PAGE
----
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Metropolitan Will Present A Virtual Playhouse Double Feature This Saturday


Metropolitan will present a Virtual Playhouse Double Feature Saturday, May 2, 2020.

In FOURTEEN, a society grand dame, her eligible daughter, and their unflappable butler prepare for a dinner for fourteen. But when one guest cancels, leaving a table of unlucky thirteen, the game is afoot! A comedy of extreme disproportion.
In CRISS CROSS, a steel-tempered writer is asked to give her consent to the marriage of her ward to an artist of great promise and passion, but middling accomplishment and drive. All she must consider is the true weight of her own love.

These two short plays together describe the extraordinary sacrifices we make for the society we keep, from the frivolous to the profound.

Available via Zoom and YouTube: The program will also be simultaneously broadcast on WBAI Radio 99.5 FM

Rachel Crothers (1878 - 1958), the daughter of two Illinois physicians, graduated high school at the age of 13, and studied dramatic arts in Boston the following year. Though she returned to Illinois for several years, following her father's death and with her mother's support, she moved to New York at age 19, and devoted herself to the stage. She gave up her acting career as her plays received production and notice, and was able to make her living and career as a prolific and highly regarded playwright of searching dramas as well as lighter comedies, always with an inquisitive to critical eye on the mores and of her age. She wrote some 23 plays (often directing their premieres), among them The Three of Us (1903), Nice People (1921), Mary the Third (1923), Expressing Willie (1924), As Husbands Go (1931.) New York area productions include He and She (1920) at East Lynne Theatre Company in 2011; Susan and God (1937) and A Little Journey (1918) at The Mint in 2006 and 2011 respectively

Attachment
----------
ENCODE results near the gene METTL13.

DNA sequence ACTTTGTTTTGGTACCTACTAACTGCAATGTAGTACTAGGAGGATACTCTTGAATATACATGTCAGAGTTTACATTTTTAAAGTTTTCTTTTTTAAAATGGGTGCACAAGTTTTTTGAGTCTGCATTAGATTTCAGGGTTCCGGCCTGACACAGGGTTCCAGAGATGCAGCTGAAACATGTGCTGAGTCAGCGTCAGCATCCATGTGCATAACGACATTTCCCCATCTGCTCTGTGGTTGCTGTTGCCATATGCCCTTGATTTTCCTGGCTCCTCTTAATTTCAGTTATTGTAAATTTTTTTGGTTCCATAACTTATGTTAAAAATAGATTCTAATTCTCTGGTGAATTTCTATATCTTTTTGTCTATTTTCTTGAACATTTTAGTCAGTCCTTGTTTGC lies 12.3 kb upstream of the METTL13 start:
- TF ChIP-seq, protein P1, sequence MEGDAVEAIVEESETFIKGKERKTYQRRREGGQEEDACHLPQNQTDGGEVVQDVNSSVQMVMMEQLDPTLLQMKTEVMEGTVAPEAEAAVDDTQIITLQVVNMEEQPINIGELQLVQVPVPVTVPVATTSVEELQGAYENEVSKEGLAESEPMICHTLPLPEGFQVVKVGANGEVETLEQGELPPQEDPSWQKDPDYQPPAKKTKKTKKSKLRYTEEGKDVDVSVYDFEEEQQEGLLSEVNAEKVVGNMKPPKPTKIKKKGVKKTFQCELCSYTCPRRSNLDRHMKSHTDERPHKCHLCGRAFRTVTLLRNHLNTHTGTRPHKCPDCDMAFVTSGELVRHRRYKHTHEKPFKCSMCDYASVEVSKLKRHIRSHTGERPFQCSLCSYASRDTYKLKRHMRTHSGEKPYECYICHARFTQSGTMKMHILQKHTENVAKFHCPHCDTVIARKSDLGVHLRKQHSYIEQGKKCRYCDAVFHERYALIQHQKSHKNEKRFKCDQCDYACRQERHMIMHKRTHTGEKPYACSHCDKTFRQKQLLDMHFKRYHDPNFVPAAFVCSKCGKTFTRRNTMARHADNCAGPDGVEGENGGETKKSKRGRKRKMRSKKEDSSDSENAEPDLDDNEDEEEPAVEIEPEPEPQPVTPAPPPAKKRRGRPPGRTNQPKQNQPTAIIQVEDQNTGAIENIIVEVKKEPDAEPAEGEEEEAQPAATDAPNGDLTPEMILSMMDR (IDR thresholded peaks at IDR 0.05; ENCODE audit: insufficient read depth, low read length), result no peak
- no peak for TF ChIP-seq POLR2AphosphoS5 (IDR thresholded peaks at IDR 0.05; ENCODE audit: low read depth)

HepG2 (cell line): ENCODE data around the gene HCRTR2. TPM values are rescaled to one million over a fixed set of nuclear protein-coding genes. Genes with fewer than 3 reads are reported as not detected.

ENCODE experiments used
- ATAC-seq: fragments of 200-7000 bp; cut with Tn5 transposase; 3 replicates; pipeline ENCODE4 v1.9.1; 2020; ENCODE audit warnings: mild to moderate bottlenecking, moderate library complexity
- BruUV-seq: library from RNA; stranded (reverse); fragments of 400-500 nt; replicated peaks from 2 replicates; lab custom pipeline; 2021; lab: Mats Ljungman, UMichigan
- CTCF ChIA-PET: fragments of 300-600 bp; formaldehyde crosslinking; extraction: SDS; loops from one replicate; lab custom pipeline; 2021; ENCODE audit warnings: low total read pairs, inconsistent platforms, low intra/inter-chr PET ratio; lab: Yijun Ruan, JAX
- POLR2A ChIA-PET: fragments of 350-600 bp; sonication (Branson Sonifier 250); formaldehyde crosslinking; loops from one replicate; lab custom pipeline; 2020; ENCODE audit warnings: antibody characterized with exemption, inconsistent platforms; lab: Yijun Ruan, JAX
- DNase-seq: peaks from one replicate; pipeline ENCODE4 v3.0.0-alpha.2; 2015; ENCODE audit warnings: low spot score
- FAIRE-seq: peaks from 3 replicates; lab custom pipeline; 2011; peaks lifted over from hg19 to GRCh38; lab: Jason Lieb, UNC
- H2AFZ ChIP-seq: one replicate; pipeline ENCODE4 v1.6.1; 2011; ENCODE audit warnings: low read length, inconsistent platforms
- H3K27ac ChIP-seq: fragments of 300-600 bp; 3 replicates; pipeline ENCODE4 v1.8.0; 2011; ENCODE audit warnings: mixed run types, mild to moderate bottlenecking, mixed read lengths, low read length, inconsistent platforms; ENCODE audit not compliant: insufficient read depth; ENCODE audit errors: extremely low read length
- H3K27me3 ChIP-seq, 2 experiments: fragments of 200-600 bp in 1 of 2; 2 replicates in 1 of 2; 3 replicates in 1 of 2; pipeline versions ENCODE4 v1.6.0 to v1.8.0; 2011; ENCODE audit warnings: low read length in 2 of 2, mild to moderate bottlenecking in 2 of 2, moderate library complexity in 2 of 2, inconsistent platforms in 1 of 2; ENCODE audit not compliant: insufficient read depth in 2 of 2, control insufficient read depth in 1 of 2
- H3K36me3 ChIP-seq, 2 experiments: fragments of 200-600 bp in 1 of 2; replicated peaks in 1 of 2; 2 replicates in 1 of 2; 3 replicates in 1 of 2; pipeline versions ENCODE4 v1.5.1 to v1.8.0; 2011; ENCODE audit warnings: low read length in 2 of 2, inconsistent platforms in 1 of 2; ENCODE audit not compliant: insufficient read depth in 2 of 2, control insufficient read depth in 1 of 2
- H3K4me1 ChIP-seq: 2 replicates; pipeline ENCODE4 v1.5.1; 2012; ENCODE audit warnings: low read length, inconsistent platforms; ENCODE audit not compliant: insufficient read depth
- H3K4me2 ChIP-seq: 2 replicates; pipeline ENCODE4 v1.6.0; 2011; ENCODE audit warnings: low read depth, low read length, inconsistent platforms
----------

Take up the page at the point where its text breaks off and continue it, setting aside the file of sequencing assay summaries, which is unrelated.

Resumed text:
, and Metropolitan's production of A Man's World (1910) in 2013.

Alice Gerstenberg (1885 - 1972) was an actress and playwright from Chicago, best known for her ground breaking, feminist dramas, and her promotions of the Little Theater movement. Best known for Overtones (1913) and The Pot Boiler (1923)--both of which are planned for later online readings by Metropolitan--her comedic plays skewer social norms and gender types, while they include meta-theatrical staging experiments and sly critiques of theater and artistic practice. Ms. Gerstenberg was also a champion of regional theater, non-commercial theater, and new writing for local audiences.

Metropolitan presents these readings as a way of keeping the theater's pilot lit.
They also serve to help us compensate performing artists, so particularly affected, during this long "pause."

Information about the theater's ARTISTS RELIEF FUND may be found at

The VIRTUAL PLAYHOUSE began on March 28, 2020, with Alice Gerstenberg's "He Said and She Said," and continued the following week with Eugene O'Neill's "The Rope," with five times the attendance. Beginning with Gerstenberg's "Hearts," the program is simultaneously broadcast on New York's Pacifica Radio Station WBAI, 99.5 FM. For this period of social distancing, with Metropolitan Playhouse's facility closed, actors read parts to the camera from their homes, using the Zoom platform, which enables all characters in a scene to be onscreen simultaneously. Weekly readings are in progress, with mid-week programming in development, all drawn from the rich trove of lost American theater. The playhouse is honored and fortunate to be able to continue its mission of exploring America's diverse theatrical history during these trying times. The presentation of the forgotten one-act plays is an ideal way to pursue the theater's mission and extend its current season, devoted to plays and themes of DISSENT.

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